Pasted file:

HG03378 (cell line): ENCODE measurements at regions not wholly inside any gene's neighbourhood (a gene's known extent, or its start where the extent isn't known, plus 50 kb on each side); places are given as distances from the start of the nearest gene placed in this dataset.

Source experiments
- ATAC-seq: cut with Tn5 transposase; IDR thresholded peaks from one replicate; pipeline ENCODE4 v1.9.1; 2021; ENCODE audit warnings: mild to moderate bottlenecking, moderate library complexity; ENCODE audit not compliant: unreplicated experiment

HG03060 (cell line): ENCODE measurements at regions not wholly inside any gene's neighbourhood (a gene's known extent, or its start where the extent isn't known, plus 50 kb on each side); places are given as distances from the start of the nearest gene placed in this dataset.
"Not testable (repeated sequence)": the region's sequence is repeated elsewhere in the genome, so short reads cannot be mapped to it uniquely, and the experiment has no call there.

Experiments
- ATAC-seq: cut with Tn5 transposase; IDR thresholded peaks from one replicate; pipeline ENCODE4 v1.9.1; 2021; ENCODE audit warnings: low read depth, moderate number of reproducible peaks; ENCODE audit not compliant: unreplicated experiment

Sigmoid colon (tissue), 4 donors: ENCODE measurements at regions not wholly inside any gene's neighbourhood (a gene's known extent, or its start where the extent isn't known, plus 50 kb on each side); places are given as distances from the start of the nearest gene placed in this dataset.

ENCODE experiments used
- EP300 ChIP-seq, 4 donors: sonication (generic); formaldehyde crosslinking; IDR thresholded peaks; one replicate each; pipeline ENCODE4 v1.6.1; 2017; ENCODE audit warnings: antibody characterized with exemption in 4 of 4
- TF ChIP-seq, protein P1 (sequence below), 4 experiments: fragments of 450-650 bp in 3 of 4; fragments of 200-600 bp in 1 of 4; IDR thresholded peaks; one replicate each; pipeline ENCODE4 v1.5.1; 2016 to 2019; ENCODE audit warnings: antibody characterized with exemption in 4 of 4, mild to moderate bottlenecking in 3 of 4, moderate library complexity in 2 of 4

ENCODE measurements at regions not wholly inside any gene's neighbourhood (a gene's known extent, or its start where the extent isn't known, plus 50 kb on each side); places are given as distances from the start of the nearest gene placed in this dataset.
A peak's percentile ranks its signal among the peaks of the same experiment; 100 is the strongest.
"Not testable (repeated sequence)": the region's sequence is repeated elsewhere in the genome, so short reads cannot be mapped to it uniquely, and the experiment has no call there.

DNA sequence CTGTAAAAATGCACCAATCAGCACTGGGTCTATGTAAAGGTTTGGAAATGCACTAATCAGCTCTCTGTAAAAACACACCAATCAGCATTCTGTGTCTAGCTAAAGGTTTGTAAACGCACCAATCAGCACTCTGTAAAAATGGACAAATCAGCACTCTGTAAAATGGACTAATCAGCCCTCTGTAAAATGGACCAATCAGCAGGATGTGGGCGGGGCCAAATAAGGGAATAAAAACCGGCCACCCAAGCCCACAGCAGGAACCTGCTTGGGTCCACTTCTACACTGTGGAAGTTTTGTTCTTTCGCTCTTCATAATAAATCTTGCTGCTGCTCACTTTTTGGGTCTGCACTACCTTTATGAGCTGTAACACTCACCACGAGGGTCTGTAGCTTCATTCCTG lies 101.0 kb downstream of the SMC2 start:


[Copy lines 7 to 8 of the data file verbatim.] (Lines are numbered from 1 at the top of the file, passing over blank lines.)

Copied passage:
- ATAC-seq: cut with Tn5 transposase; IDR thresholded peaks from one replicate; pipeline ENCODE4 v1.9.1; 2021; ENCODE audit warnings: low read depth, moderate number of reproducible peaks; ENCODE audit not compliant: unreplicated experiment

Sigmoid colon (tissue), 4 donors: ENCODE measurements at regions not wholly inside any gene's neighbourhood (a gene's known extent, or its start where the extent isn't known, plus 50 kb on each side); places are given as distances from the start of the nearest gene placed in this dataset.